The use of vertebrate model systems to study social evolution
15 - 18 August 2009, Adelboden, Bernese Alps
Prof. Tim Clutton-Brock, University of Cambridge, UK:
"Structure and Function in Mammal Societies".
Dr. Dik Heg, University of Bern, Switzerland:
"The Use of a Cichlid Fish Model to Study Social Evolution".
Prof. Marta Manser, University of Zurich, Switzerland:
"Coordination and communication in meerkats".
Prof. Jan Komdeur, Rijksuniversiteit Groningen, Netherlands:
"The use of long-term pedigree data to understand the dynamics of adult traits in wild populations"
Dr. David S. Richardson, University of East Anglia, UK:
"Alturism, infidelity and grandparents; cooperative breeding in the Seychelles".
Dr. Kelly Stiver, Yale University, USA.
Organizer: Prof. Michael Taborsky, Department Behavioural Ecology, Institute of Ecology and Evolution, University of Bern
To understand the evolution of complex social organization (including structured groups, cooperation between group members, task sharing, individualized relationships, divergent social roles) we need suitable model systems that (1) dispose of the required complexity of social organization, (2) allow to observe and measure relevant traits and their fitness effects in the field, and (3) enable performance of crucial experiments to unravel underlying ultimate and proximate mechanisms of advanced sociality. Among vertebrates, there are a few model systems that fulfil these criteria, like meerkats, Seychelles warblers and Lake Tanganyika cichlids. The aim of this symposium is to provide state-of-the-art insight into the mechanisms underlying advanced social behaviour by bringing together experts studying respective model systems in mammals, birds and fishes.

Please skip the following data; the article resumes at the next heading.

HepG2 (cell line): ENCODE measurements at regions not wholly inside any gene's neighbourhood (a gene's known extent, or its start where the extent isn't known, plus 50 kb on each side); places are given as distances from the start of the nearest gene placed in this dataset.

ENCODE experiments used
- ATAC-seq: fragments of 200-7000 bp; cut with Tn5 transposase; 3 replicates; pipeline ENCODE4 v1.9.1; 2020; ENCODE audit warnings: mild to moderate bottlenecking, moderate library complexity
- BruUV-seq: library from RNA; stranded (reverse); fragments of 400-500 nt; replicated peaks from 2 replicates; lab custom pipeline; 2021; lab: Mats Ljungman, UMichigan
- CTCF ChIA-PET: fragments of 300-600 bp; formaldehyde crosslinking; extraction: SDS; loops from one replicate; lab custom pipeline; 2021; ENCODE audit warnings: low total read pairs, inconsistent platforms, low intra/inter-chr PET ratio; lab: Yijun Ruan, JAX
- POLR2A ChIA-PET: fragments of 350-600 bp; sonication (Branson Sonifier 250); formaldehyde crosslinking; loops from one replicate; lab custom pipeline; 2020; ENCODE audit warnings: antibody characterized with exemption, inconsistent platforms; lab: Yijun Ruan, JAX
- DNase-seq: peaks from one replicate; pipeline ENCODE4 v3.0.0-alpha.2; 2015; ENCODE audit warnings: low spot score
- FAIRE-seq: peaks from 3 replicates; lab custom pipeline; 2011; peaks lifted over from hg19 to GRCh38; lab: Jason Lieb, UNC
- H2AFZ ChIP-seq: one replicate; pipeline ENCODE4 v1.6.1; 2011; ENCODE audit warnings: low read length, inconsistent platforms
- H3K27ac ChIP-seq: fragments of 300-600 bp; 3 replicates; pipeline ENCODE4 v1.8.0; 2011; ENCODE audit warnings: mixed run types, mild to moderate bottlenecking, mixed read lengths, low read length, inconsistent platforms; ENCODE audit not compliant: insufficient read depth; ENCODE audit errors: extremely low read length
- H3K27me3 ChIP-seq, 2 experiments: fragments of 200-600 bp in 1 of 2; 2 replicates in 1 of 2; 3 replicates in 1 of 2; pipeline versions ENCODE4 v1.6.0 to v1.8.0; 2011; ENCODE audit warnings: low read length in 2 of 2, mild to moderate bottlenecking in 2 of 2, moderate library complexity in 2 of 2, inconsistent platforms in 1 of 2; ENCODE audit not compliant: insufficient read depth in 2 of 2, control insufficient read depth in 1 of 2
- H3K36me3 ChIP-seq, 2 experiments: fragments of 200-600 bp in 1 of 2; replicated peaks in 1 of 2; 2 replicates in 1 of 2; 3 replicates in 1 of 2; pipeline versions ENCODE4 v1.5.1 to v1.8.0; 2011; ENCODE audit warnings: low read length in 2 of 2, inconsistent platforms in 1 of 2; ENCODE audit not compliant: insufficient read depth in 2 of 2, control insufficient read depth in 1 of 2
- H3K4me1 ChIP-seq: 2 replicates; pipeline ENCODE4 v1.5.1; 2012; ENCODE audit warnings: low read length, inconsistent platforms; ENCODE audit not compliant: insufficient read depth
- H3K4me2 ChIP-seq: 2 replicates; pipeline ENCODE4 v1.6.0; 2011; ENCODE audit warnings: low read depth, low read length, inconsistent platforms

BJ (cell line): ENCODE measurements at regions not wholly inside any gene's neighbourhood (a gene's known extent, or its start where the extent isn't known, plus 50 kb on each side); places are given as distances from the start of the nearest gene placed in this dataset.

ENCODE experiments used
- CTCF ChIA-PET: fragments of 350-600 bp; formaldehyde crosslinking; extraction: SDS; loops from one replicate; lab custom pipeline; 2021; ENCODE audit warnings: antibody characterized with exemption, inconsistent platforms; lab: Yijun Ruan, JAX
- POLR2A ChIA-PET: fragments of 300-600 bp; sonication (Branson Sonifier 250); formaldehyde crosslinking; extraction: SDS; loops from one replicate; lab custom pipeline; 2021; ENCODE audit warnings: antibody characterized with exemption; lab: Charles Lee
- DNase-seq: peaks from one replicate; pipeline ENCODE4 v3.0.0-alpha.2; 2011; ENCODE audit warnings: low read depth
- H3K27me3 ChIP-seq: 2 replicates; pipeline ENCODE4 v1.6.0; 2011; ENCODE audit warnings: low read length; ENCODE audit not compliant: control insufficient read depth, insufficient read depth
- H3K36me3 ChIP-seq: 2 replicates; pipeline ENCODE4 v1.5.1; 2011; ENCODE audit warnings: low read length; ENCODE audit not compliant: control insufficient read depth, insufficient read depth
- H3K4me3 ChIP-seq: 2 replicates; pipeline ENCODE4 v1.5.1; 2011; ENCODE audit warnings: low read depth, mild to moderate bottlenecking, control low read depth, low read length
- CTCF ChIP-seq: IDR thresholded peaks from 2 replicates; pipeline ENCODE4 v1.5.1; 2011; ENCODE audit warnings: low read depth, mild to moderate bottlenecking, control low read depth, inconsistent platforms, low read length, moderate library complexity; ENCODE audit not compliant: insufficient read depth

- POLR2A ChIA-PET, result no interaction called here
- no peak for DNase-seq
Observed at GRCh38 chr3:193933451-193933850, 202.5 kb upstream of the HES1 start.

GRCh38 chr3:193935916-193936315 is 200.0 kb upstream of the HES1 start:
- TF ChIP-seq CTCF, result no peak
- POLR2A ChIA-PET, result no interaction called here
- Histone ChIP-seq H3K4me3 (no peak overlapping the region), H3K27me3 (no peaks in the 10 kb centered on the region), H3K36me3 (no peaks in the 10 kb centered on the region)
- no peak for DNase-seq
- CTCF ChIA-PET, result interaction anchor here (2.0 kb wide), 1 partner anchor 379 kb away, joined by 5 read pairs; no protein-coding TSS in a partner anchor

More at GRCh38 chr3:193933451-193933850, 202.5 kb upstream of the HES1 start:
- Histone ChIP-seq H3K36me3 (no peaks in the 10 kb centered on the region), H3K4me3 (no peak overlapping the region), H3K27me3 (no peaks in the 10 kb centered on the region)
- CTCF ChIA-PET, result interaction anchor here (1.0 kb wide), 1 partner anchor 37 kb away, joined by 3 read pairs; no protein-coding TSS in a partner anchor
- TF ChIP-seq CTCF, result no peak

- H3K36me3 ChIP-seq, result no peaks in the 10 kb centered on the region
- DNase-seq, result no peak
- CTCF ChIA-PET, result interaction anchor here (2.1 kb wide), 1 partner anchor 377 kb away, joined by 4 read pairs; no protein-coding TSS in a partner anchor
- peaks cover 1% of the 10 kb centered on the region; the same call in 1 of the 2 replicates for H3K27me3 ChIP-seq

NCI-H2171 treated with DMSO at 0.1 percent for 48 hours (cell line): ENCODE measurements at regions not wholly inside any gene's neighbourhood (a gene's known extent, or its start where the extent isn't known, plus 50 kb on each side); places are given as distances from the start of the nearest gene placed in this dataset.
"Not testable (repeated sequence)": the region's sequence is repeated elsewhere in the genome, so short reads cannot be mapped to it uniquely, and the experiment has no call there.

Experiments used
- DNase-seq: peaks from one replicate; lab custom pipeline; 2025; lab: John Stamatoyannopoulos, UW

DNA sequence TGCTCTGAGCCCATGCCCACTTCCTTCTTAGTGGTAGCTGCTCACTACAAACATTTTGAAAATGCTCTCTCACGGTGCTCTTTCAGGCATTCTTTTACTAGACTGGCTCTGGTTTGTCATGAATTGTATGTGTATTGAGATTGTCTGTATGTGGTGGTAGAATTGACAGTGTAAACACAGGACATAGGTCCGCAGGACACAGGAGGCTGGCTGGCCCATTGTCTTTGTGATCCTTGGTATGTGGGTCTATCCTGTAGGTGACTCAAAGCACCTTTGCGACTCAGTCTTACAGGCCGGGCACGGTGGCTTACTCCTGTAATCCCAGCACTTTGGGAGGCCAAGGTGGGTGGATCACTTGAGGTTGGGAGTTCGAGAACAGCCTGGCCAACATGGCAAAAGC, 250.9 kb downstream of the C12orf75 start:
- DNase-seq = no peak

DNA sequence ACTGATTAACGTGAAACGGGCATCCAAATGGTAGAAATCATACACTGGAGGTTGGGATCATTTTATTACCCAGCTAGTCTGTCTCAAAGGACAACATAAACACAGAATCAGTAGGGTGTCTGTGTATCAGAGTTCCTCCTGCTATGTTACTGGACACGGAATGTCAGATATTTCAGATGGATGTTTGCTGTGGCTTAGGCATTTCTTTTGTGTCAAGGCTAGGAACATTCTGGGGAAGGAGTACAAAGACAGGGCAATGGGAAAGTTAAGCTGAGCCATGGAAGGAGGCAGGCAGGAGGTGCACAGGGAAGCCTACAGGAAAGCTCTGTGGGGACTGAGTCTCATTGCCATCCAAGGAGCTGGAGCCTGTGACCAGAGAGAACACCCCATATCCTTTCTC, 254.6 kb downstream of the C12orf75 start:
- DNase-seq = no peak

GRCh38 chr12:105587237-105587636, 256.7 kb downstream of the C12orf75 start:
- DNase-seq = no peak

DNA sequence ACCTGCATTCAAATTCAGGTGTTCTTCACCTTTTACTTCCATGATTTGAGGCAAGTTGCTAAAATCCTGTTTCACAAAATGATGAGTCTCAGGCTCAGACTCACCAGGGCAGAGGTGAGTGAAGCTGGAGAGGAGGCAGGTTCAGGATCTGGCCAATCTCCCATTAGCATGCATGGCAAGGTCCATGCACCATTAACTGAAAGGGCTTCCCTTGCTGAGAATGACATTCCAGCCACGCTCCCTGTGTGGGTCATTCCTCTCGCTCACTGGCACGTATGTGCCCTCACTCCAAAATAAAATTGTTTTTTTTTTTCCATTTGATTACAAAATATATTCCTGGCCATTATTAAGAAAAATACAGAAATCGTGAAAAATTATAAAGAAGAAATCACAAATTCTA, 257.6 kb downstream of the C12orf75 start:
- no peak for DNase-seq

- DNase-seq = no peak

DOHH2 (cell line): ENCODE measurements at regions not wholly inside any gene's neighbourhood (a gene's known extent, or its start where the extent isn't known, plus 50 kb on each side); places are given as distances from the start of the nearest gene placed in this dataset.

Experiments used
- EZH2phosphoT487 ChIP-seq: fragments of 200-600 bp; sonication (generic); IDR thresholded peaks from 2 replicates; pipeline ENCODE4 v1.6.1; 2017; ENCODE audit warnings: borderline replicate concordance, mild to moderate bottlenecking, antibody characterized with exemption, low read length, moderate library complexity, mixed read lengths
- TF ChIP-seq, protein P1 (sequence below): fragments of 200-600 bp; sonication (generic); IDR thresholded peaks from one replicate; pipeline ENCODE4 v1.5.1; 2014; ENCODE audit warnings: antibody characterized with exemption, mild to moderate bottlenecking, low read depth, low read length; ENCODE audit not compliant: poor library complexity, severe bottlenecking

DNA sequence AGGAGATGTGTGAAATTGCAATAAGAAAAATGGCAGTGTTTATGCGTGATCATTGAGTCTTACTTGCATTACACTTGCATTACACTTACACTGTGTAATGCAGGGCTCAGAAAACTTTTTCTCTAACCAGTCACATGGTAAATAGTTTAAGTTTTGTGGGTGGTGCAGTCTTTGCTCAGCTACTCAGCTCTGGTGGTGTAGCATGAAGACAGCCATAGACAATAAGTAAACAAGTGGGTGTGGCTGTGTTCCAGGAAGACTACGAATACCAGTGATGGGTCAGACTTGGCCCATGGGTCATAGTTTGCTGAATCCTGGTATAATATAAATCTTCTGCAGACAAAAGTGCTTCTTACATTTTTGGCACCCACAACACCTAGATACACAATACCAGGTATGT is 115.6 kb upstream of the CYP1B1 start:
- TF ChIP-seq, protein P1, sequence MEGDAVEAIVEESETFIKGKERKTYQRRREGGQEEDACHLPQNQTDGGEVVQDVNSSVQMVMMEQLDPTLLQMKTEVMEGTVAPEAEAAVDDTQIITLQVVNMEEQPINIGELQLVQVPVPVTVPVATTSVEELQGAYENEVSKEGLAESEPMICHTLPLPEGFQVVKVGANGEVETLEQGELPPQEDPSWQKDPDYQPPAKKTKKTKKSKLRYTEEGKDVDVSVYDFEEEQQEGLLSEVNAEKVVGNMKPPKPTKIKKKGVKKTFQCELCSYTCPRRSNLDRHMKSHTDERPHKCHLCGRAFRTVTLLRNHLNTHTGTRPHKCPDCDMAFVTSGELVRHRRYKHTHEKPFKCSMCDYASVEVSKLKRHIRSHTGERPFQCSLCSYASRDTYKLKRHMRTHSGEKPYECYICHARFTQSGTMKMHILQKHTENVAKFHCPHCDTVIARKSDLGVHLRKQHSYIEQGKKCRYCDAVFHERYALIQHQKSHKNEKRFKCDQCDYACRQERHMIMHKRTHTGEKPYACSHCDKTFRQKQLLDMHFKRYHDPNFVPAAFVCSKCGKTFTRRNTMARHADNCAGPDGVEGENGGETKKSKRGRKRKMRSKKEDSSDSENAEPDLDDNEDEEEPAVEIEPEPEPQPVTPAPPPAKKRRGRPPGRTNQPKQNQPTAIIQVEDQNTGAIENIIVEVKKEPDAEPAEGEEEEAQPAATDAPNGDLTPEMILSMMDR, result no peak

Structure of the symposium
Invited speakers and other participants who wish to contribute to the theme of the symposium will present relevant results and overviews of the(ir) research on the respective model systems. In the discussion, we shall emphasize the involved ultimate and proximate mechanisms and attempt to compare them between different vertebrate taxa to understand the importance of intrinsic differences in their biology. We shall further discuss the pros and cons of the respective model systems to unravel general principles of social evolution. We expect that at the end of this symposium the participants will dispose of a good understanding of some of the most complex and best studied model systems of social evolution.
The symposium will take place in Adelboden, an alpine village in the Bernese Alps. The venue is the high-altitude holiday resort Crea Hotel Adelboden that combines the convenience of a nice setting in a breathtaking landscape with the practical amenities of a well-proven seminar venue. It is within easy reach by public transport from any Swiss city.
For all details of the meeting and Registration please look here
1 - 2 ECTS can be obtained, depending on the contribution of the participant